Study Centre coming to Zernike

It is (almost) official: a second branch of the Holland International Study Centre will launch at the Zernike campus in September.

Fiorella Brustolin, policy advisor international relations at the Faculty of Mathematics and Natural Sciences, confirms that the plans are moving forward. ‘It is definitely happening, but the paperwork still has to be officially signed’, she says.

The first cohort at the Groningen-based centre will likely consist of at least 50 students who will eventually go on to study science and engineering at the RUG, according to Brustolin. ‘Students who will move on to the Faculty of Economics and Business will be added next year, but that will be a larger group’, Brustolin says.


Plans for the development of a second branch, whose parent company is the British-based Study Group, were initially made known in January of 2015. ‘Until the end of last month, we still didn’t know where exactly the facilities would be located’, Brustolin says. The original idea was to offer classes in a building belonging to the university, but the ultimate location will be the building currently housing Brasserie Zernike at Zernikepark 4 once a rental contract is signed for the property.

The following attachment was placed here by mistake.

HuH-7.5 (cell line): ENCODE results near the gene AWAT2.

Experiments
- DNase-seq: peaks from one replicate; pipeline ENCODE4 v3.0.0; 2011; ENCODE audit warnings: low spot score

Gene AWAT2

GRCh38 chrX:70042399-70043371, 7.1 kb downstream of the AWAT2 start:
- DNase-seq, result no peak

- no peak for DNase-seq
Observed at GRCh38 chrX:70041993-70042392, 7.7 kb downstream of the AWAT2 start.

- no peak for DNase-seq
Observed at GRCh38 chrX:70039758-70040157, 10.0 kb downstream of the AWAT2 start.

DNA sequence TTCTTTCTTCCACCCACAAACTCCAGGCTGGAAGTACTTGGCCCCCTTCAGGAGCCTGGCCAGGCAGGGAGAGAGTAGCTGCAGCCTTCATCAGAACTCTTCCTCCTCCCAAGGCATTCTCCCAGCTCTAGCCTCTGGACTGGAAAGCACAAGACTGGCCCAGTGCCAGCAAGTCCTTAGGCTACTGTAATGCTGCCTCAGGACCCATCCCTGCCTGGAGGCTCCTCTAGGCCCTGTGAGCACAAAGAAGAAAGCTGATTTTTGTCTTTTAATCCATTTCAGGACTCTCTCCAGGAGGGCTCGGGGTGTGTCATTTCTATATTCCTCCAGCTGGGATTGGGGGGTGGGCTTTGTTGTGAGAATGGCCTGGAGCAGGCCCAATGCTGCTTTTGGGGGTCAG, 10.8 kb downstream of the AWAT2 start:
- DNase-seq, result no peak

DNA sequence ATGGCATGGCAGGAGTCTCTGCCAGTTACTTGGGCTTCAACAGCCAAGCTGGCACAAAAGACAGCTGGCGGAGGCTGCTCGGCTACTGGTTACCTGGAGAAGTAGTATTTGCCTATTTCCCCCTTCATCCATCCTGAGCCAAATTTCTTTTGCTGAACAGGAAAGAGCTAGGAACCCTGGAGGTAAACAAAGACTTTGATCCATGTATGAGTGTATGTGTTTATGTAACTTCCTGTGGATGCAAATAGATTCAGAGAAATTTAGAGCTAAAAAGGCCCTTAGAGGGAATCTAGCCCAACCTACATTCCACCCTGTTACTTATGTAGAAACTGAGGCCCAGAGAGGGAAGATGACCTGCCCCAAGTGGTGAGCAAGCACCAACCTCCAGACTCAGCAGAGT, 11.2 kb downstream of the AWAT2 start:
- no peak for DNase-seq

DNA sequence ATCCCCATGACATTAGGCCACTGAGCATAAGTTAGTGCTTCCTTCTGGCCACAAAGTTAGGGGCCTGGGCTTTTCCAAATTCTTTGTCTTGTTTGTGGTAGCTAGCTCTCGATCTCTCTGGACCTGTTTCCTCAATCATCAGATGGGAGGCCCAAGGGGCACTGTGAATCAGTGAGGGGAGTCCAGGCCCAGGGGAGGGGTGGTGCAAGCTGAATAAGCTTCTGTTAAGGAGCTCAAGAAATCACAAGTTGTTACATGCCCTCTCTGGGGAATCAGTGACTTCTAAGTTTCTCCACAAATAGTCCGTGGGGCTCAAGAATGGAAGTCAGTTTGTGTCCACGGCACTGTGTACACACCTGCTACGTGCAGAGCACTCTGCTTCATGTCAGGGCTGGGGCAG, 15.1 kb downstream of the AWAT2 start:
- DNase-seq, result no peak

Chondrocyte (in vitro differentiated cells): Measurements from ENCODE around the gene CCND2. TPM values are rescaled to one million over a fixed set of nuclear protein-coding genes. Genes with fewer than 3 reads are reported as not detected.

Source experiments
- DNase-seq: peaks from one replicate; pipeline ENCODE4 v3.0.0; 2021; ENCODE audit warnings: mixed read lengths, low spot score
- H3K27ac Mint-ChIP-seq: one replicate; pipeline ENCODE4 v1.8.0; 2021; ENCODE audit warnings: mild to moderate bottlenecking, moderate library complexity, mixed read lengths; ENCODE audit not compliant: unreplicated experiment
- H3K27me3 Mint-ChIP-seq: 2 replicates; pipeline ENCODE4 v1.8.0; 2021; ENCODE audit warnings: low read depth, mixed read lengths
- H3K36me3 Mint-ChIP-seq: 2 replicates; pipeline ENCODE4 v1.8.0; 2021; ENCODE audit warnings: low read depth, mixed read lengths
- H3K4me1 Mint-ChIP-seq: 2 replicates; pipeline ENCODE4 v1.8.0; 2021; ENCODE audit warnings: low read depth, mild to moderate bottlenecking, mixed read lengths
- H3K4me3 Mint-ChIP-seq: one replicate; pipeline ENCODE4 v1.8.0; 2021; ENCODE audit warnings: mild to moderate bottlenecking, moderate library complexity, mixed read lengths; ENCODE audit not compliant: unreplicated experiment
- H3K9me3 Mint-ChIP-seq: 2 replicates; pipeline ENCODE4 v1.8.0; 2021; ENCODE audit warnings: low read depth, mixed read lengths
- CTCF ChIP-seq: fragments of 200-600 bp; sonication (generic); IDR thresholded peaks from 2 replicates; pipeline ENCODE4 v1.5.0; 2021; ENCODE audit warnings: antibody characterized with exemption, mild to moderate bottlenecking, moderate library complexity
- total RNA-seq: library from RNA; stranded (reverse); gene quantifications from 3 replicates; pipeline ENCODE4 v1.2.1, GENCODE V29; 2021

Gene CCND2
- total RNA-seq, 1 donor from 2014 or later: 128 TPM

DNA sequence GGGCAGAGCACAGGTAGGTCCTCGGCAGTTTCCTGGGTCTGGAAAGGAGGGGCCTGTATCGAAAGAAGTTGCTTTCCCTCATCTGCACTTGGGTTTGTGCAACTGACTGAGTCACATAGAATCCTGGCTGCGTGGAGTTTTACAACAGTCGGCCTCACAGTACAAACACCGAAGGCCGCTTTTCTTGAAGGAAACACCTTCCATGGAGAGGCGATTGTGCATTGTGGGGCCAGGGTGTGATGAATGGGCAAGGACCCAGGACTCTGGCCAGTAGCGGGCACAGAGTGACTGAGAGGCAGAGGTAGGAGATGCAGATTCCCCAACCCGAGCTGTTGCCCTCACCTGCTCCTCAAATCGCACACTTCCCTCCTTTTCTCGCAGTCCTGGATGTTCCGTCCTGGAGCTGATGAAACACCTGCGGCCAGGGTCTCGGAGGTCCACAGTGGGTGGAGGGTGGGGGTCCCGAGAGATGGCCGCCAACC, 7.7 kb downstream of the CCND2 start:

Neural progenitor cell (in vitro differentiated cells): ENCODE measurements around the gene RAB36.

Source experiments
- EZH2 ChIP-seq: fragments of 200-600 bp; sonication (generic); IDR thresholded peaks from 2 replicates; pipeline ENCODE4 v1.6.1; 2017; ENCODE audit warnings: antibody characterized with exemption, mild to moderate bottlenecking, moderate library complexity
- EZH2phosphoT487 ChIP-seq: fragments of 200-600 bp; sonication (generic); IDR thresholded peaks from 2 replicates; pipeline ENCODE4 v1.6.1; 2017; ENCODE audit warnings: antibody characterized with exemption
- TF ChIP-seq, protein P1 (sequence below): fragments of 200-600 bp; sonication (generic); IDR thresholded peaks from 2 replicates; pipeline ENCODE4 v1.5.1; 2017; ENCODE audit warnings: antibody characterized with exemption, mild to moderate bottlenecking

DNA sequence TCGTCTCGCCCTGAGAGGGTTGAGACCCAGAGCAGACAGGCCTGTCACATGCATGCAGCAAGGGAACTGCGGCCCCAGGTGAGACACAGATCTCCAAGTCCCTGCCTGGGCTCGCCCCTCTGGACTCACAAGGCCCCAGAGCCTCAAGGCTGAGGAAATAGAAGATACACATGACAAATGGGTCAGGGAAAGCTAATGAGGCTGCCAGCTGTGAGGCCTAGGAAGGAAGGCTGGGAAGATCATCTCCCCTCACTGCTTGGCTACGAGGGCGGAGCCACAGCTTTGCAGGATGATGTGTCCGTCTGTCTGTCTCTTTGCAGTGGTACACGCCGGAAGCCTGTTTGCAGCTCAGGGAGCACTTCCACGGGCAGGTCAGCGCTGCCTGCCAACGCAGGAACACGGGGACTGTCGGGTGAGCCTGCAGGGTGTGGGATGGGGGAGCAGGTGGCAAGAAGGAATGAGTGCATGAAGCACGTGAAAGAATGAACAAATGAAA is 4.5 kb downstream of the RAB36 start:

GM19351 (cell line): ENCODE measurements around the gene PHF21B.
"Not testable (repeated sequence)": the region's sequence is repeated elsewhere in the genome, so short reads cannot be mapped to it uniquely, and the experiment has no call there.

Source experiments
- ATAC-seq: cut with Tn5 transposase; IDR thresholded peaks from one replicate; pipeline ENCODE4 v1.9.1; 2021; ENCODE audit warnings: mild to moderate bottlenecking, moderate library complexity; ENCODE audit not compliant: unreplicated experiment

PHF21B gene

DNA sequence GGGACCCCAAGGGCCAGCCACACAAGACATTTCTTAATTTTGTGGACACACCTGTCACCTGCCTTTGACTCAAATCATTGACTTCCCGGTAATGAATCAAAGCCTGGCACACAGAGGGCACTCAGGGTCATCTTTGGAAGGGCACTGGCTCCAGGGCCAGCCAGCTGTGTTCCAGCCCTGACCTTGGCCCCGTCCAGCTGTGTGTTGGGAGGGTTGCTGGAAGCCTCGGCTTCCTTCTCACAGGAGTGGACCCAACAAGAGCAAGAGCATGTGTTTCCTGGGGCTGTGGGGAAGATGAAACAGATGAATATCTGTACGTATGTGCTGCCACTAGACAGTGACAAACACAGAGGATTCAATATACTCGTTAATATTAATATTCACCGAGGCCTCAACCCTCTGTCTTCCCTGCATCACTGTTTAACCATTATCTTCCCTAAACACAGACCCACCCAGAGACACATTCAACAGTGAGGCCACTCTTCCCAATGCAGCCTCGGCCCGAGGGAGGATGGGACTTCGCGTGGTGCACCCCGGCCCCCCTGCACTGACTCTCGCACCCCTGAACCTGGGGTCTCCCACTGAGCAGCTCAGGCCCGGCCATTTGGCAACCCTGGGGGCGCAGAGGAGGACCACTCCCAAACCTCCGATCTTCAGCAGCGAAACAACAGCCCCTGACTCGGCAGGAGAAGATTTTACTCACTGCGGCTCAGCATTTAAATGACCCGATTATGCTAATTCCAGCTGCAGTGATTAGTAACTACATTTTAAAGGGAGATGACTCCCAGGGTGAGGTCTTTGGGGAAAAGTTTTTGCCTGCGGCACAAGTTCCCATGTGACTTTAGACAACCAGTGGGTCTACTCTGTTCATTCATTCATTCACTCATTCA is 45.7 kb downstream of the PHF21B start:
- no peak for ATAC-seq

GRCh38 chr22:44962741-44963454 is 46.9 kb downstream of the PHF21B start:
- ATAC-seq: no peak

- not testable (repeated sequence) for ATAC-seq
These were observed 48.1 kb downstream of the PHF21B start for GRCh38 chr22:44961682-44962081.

The Holland International Study Centre, located in Amsterdam, is a facility for non-EU students to prepare for entering Dutch bachelor and master programmes through an international foundation year which cost 16,480 euros in tuition fees.


Stephen Orme, head of the Amsterdam branch, should be putting pen to paper in early June for the building on the Zernike campus where the preparatory year courses will be taught. ‘We’ve got the backing of the university and Study Group’, Orme says. ‘Now, we have already moved on to recruiting staff to the Groningen location.’ The Groningen branch is hiring a location manager, several support staffers and a to-be-determined number of teaching staff.

As for housing, The Student Hotel in the Ebbinge quarter, which is nearing completion, will be where the students call home during their pre-RUG year. The building, which contains 365 rooms, will also be utilised for PhD candidates and visiting scholars in Groningen.


The RUG and the Hanze University of Applied Sciences both have existing contracts with the Amsterdam location for students to flow into certain bachelor and master programmes. Students in the economics and business track with remain in Amsterdam for the first year, as will students who move on to the Hanze University of Applied Sciences.

The institute expects to have roughly 300 students in total between the two locations next year. Orme concedes that the timing is fairly tight, ‘but we’re used to being flexible and we can move very quickly if we need to.’